Forty percent of dogs are considered obese in the UK. While this is enough to warrant an epidemic, the problem stems from a combination of owners not recognising when their own dog is overweight, and not understanding how little weight a dog needs to gain before their health is at risk.
While the health risks of obesity in dogs can be life threatening, it is also a problem which, if kept in check, is relatively easy to avoid.
Health Risks of Obesity
Each breed of dog typically has an ideal adult weight range, says pet nutrition experts James Wellbeloved. As a general rule, if your dog falls under the recommended weight range, they are too thin. Likewise, if they exceed the weight range, they are considered overweight to an unhealthy degree. Sometimes this is only the difference of a few kilogrammes, so owners need to be vigilant and weigh their pet regularly.
Obesity is a very serious problem in dogs and can very quickly lead to long-term health issues, including high blood pressure, increased risk of cancer, diabetes, liver disease, and osteoarthritis. It is also likely to lower the effectiveness of their immune system, increasing the risk of harm from other illnesses and diseases.
Signs Your Dog Is Overweight
The easiest way to tell if your dog is overweight is to go to the vet. However, you should be able to approximate your dog’s condition without the vet, too, so you can ensure your dog is inside their healthy weight range.
1. Find an online dog weight chart and learn the ideal weight range of your dog according to their breed and sex. Weigh your dog and compare.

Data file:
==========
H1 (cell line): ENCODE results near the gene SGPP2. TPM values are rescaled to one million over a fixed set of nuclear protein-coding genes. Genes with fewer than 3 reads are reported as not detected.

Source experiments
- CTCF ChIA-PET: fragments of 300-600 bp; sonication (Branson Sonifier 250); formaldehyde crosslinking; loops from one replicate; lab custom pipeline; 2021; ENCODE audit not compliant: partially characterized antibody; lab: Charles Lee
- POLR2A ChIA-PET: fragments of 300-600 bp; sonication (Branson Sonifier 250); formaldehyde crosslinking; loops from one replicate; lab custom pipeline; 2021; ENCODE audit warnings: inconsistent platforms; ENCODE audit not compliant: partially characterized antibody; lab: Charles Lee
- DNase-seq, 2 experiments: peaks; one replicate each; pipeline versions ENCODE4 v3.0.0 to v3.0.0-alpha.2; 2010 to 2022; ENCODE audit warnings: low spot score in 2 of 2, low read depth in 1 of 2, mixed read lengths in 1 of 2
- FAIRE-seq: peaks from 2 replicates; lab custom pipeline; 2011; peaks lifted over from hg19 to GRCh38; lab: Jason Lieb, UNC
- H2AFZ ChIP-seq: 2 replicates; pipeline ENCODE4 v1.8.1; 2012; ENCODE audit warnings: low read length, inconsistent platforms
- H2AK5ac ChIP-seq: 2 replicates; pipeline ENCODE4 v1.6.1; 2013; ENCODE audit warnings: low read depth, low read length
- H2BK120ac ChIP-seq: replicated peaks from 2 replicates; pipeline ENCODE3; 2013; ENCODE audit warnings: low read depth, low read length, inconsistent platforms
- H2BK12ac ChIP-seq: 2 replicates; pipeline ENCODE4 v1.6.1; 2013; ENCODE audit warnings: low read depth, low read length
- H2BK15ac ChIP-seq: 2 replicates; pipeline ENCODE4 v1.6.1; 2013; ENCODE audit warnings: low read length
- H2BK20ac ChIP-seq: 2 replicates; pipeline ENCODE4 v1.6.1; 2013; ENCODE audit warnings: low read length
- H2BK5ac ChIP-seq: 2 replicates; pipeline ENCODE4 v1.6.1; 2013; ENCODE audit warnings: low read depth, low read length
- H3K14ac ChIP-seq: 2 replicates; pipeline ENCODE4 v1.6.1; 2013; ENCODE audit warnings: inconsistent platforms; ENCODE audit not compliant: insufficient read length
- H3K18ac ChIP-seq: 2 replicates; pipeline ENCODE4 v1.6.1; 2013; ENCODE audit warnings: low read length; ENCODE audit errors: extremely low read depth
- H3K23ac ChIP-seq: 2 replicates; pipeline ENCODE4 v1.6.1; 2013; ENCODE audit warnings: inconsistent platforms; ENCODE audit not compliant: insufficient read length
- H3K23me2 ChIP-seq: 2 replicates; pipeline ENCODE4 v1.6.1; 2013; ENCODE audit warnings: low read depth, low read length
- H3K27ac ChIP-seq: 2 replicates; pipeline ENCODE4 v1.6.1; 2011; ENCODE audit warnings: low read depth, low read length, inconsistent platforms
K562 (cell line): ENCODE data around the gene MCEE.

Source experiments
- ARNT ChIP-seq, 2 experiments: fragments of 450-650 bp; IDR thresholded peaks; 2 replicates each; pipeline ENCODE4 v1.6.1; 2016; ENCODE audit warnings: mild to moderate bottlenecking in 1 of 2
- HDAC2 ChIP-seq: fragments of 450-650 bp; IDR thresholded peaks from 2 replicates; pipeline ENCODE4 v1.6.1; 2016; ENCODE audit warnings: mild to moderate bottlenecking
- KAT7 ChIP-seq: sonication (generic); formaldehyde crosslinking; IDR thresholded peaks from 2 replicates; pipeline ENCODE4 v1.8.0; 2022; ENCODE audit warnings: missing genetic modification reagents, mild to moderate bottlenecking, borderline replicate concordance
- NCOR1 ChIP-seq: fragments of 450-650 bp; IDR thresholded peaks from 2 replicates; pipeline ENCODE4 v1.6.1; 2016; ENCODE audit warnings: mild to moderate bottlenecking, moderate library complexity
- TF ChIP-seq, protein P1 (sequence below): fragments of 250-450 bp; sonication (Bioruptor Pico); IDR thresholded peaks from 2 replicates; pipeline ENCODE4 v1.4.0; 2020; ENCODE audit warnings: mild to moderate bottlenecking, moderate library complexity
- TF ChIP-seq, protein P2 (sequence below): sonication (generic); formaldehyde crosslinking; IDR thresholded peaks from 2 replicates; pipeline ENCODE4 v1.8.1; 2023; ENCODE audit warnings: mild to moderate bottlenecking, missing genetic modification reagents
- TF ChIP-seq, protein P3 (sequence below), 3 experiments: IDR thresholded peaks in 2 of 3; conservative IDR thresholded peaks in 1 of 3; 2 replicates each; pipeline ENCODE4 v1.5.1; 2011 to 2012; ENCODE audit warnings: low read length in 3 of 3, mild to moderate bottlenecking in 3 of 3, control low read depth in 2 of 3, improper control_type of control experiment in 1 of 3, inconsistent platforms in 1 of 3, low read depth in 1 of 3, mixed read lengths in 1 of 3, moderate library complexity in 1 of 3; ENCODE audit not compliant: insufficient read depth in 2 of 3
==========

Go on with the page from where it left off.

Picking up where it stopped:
2. Dogs should have a visibly tapering waistline when viewed from above, and a tucked abdomen from the side. If you can’t see either, your dog is probably overweight.
3. If your dog struggles to get to their feet, fatigues easily on walks, or has trouble breathing, obesity could be a factor.
4. If you can see your dog’s ribs and spine without touching them, they are too thin. Conversely, if you struggle to feel their ribs through the layers of fat and muscle, they are too heavy.
Staying at A Healthy Weight
Like humans, the key to any healthy dog diet is a balance between eating healthy food, eating regularly and not to excess, and staying exercised.
• Feed your dog purpose-made food that is suitable for their age and size. Dogs need different levels of nutrition at different stages of life.
• Feed your dog at regular times each day, and never exceed the recommended daily amount, unless your vet has explicitly advised to do so.
• Avoid giving your dog excessive treats.
• Cut out table scraps. They are disruptive to the diet and encourage bad eating habits.
• Exercise your dog every day with quality walks and regular play.
• Know what your dog’s ideal weight should be, weigh your dog regularly, and schedule regular check-ups with your vet.
It doesn’t take much for your dog to become overweight and have their health put at risk. Keep them happy and healthy by remaining vigilant about their size, only feed them a healthy diet, and substitute the treats for regular play and affection.